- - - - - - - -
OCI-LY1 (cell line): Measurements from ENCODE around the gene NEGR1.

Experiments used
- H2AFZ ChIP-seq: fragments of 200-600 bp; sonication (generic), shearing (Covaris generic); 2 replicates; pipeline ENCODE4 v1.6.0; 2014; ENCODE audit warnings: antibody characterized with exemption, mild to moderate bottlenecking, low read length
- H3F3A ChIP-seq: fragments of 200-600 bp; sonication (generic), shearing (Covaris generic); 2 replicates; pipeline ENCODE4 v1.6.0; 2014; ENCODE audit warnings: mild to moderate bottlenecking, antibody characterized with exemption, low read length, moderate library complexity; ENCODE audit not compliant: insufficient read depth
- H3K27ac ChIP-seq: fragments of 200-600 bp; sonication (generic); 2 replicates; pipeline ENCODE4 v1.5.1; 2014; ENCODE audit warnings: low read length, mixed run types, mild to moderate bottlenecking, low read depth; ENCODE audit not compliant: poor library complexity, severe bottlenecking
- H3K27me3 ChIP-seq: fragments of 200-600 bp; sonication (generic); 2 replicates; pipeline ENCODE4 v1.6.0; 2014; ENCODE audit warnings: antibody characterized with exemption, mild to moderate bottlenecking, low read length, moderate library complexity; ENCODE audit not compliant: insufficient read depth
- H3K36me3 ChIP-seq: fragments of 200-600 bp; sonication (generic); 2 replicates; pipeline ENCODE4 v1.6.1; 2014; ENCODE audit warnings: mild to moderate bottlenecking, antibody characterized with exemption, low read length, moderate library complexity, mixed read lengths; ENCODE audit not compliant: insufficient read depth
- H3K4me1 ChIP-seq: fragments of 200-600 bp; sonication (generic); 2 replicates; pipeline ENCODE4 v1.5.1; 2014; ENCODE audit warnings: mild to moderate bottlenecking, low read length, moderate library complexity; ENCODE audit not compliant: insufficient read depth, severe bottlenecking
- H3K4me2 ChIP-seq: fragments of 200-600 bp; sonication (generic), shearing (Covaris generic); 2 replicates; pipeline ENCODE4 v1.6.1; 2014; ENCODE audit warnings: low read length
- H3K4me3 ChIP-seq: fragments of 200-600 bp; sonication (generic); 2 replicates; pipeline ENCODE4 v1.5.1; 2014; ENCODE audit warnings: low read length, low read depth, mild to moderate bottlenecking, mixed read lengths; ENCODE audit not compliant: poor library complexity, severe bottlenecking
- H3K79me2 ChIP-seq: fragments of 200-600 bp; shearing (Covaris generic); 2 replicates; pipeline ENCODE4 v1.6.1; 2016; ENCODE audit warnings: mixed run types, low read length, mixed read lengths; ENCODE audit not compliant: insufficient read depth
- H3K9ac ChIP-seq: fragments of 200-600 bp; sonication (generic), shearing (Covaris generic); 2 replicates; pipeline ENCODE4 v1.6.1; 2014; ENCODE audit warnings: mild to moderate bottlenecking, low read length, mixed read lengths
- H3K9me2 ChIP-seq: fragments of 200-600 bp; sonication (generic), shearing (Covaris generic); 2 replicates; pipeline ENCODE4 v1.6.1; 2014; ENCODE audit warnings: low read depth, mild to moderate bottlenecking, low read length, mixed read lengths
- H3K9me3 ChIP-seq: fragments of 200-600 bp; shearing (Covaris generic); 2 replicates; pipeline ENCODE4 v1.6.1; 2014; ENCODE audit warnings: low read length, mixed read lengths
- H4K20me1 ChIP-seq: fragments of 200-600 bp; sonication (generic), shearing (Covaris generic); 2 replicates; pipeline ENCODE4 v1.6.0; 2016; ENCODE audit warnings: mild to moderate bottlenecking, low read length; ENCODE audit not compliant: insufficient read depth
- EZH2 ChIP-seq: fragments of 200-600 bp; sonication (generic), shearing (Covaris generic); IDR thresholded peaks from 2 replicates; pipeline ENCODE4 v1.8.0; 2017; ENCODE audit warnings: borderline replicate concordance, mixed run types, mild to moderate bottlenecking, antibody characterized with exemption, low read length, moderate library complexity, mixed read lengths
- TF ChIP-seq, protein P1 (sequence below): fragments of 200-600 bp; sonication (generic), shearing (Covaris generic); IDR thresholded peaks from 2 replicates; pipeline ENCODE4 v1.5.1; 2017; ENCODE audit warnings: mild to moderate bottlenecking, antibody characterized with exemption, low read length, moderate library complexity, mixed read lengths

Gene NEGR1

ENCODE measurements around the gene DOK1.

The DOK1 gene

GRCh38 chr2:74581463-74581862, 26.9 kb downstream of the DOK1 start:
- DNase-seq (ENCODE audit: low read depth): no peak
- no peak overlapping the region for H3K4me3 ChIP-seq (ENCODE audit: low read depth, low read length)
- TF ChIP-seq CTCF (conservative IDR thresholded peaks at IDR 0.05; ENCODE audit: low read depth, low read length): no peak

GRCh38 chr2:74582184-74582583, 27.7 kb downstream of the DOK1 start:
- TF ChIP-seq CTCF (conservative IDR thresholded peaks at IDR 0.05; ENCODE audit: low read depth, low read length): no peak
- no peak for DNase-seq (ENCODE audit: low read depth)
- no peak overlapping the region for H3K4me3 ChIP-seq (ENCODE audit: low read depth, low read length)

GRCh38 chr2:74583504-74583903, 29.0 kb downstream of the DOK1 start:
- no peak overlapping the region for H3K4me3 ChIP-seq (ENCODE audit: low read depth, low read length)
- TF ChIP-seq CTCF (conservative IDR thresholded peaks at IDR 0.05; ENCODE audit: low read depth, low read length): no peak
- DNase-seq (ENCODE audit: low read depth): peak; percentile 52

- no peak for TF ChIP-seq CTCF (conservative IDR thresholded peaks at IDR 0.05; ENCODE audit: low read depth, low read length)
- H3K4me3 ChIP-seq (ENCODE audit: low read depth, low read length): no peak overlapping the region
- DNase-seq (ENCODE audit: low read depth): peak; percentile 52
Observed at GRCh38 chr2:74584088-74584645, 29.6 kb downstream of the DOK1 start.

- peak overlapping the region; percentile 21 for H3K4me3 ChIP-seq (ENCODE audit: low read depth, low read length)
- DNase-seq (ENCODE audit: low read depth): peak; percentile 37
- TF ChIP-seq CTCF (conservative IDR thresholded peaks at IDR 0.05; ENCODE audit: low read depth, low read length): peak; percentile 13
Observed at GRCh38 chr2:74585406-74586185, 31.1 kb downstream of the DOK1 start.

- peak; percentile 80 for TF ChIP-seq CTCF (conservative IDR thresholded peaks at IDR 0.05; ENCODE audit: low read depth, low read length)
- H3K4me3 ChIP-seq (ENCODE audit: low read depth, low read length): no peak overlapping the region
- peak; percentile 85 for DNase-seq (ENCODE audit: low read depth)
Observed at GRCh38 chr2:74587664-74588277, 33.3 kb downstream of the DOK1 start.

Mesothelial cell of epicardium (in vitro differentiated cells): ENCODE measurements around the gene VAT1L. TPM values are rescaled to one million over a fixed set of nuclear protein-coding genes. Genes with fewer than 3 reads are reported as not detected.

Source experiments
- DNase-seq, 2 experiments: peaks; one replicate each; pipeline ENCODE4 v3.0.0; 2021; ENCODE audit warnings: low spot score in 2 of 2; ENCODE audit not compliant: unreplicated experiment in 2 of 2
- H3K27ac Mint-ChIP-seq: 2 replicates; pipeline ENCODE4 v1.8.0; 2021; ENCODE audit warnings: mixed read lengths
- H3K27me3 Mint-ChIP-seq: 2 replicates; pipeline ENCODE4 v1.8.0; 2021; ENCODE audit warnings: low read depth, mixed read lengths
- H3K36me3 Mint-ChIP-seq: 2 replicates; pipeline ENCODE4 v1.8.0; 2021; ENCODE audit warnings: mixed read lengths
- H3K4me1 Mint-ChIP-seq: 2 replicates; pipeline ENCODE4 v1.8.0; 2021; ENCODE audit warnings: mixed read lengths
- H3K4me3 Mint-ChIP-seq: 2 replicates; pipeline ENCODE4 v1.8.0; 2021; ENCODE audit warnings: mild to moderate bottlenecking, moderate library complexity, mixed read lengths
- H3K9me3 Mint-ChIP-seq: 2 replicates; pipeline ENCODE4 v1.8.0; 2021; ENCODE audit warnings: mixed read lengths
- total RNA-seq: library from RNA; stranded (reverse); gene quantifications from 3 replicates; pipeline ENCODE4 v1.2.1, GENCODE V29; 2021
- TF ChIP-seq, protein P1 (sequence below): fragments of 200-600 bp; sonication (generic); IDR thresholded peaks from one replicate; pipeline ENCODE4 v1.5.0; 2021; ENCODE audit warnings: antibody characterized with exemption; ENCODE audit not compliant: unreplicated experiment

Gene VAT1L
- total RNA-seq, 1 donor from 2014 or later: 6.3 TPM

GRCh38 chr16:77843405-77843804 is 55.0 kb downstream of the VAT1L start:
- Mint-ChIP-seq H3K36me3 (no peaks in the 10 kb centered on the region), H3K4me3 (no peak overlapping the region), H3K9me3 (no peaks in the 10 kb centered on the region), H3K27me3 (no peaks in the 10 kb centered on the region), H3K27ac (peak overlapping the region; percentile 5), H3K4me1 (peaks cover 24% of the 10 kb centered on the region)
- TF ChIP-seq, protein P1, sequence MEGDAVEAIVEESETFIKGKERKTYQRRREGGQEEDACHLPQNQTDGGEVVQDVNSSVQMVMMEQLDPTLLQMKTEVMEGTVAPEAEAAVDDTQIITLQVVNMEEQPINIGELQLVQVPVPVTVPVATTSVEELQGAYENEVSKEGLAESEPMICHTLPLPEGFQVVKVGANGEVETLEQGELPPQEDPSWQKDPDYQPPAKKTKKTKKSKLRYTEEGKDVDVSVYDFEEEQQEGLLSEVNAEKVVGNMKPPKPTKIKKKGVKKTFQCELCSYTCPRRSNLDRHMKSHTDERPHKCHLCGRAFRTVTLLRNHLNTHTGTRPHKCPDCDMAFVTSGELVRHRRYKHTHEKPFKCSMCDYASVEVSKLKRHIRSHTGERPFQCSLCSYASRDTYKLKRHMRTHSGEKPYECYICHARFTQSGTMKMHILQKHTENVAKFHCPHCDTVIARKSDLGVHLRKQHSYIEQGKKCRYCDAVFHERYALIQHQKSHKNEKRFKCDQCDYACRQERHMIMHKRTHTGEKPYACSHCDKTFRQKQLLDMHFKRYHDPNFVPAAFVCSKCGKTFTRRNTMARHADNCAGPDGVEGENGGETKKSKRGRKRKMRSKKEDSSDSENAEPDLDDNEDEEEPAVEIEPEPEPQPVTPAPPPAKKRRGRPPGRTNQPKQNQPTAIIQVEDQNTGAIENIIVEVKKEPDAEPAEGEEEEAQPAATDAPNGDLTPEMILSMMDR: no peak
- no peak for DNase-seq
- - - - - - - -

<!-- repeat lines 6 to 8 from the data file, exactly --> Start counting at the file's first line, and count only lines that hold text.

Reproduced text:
- H3K27me3 ChIP-seq: fragments of 200-600 bp; sonication (generic); 2 replicates; pipeline ENCODE4 v1.6.0; 2014; ENCODE audit warnings: antibody characterized with exemption, mild to moderate bottlenecking, low read length, moderate library complexity; ENCODE audit not compliant: insufficient read depth
- H3K36me3 ChIP-seq: fragments of 200-600 bp; sonication (generic); 2 replicates; pipeline ENCODE4 v1.6.1; 2014; ENCODE audit warnings: mild to moderate bottlenecking, antibody characterized with exemption, low read length, moderate library complexity, mixed read lengths; ENCODE audit not compliant: insufficient read depth
- H3K4me1 ChIP-seq: fragments of 200-600 bp; sonication (generic); 2 replicates; pipeline ENCODE4 v1.5.1; 2014; ENCODE audit warnings: mild to moderate bottlenecking, low read length, moderate library complexity; ENCODE audit not compliant: insufficient read depth, severe bottlenecking